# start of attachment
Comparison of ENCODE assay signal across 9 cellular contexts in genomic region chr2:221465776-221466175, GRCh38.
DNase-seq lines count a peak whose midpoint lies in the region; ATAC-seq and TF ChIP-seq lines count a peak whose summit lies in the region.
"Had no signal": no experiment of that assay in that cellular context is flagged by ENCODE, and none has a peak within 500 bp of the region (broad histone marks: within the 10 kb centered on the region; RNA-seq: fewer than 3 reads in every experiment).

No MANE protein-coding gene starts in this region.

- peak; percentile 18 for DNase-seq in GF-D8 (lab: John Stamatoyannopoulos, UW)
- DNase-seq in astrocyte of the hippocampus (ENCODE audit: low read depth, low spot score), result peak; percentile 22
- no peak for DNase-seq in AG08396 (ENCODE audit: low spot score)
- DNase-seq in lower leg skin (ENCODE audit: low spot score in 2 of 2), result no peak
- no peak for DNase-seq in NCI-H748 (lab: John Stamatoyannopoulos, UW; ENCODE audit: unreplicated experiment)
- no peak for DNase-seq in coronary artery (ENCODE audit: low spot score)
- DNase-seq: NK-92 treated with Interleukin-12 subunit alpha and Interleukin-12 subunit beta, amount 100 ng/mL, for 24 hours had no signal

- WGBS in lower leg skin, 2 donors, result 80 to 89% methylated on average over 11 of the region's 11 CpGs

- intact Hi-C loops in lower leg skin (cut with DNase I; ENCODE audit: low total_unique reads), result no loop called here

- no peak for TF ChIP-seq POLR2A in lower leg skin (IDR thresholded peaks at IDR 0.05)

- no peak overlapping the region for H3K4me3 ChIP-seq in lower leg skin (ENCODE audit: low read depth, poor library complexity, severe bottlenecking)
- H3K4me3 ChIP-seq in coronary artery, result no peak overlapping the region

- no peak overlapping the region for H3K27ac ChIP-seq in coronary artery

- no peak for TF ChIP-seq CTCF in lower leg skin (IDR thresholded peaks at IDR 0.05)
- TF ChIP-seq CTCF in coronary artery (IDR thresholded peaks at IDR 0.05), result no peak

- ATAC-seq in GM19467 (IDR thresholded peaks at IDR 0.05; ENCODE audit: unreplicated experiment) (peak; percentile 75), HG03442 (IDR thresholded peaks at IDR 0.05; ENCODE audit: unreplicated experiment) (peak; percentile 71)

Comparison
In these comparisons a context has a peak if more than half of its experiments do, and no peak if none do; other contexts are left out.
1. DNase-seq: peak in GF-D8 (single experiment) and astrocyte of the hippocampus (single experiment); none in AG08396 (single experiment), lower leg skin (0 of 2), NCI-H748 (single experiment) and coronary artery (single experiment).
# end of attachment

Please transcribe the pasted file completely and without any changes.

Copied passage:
Comparison of ENCODE assay signal across 9 cellular contexts in genomic region chr2:221465776-221466175, GRCh38.
DNase-seq lines count a peak whose midpoint lies in the region; ATAC-seq and TF ChIP-seq lines count a peak whose summit lies in the region.
"Had no signal": no experiment of that assay in that cellular context is flagged by ENCODE, and none has a peak within 500 bp of the region (broad histone marks: within the 10 kb centered on the region; RNA-seq: fewer than 3 reads in every experiment).

No MANE protein-coding gene starts in this region.

- peak; percentile 18 for DNase-seq in GF-D8 (lab: John Stamatoyannopoulos, UW)
- DNase-seq in astrocyte of the hippocampus (ENCODE audit: low read depth, low spot score), result peak; percentile 22
- no peak for DNase-seq in AG08396 (ENCODE audit: low spot score)
- DNase-seq in lower leg skin (ENCODE audit: low spot score in 2 of 2), result no peak
- no peak for DNase-seq in NCI-H748 (lab: John Stamatoyannopoulos, UW; ENCODE audit: unreplicated experiment)
- no peak for DNase-seq in coronary artery (ENCODE audit: low spot score)
- DNase-seq: NK-92 treated with Interleukin-12 subunit alpha and Interleukin-12 subunit beta, amount 100 ng/mL, for 24 hours had no signal

- WGBS in lower leg skin, 2 donors, result 80 to 89% methylated on average over 11 of the region's 11 CpGs

- intact Hi-C loops in lower leg skin (cut with DNase I; ENCODE audit: low total_unique reads), result no loop called here

- no peak for TF ChIP-seq POLR2A in lower leg skin (IDR thresholded peaks at IDR 0.05)

- no peak overlapping the region for H3K4me3 ChIP-seq in lower leg skin (ENCODE audit: low read depth, poor library complexity, severe bottlenecking)
- H3K4me3 ChIP-seq in coronary artery, result no peak overlapping the region

- no peak overlapping the region for H3K27ac ChIP-seq in coronary artery

- no peak for TF ChIP-seq CTCF in lower leg skin (IDR thresholded peaks at IDR 0.05)
- TF ChIP-seq CTCF in coronary artery (IDR thresholded peaks at IDR 0.05), result no peak

- ATAC-seq in GM19467 (IDR thresholded peaks at IDR 0.05; ENCODE audit: unreplicated experiment) (peak; percentile 75), HG03442 (IDR thresholded peaks at IDR 0.05; ENCODE audit: unreplicated experiment) (peak; percentile 71)

Comparison
In these comparisons a context has a peak if more than half of its experiments do, and no peak if none do; other contexts are left out.
1. DNase-seq: peak in GF-D8 (single experiment) and astrocyte of the hippocampus (single experiment); none in AG08396 (single experiment), lower leg skin (0 of 2), NCI-H748 (single experiment) and coronary artery (single experiment).